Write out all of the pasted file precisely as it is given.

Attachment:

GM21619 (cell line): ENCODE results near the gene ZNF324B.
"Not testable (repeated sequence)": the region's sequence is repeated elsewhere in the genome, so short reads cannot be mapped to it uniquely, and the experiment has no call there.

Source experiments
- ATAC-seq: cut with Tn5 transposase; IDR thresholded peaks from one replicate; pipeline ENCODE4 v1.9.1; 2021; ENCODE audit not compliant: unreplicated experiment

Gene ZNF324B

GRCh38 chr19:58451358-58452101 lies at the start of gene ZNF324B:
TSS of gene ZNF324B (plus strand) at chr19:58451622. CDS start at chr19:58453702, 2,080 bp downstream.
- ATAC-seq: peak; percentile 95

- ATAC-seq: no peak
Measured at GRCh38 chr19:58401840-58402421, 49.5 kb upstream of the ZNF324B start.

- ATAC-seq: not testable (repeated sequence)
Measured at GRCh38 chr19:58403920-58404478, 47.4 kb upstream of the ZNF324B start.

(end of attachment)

GM21619 (cell line): ENCODE results near the gene ZNF324B.
"Not testable (repeated sequence)": the region's sequence is repeated elsewhere in the genome, so short reads cannot be mapped to it uniquely, and the experiment has no call there.

Source experiments
- ATAC-seq: cut with Tn5 transposase; IDR thresholded peaks from one replicate; pipeline ENCODE4 v1.9.1; 2021; ENCODE audit not compliant: unreplicated experiment

Gene ZNF324B

GRCh38 chr19:58451358-58452101 lies at the start of gene ZNF324B:
TSS of gene ZNF324B (plus strand) at chr19:58451622. CDS start at chr19:58453702, 2,080 bp downstream.
- ATAC-seq: peak; percentile 95

- ATAC-seq: no peak
Measured at GRCh38 chr19:58401840-58402421, 49.5 kb upstream of the ZNF324B start.

- ATAC-seq: not testable (repeated sequence)
Measured at GRCh38 chr19:58403920-58404478, 47.4 kb upstream of the ZNF324B start.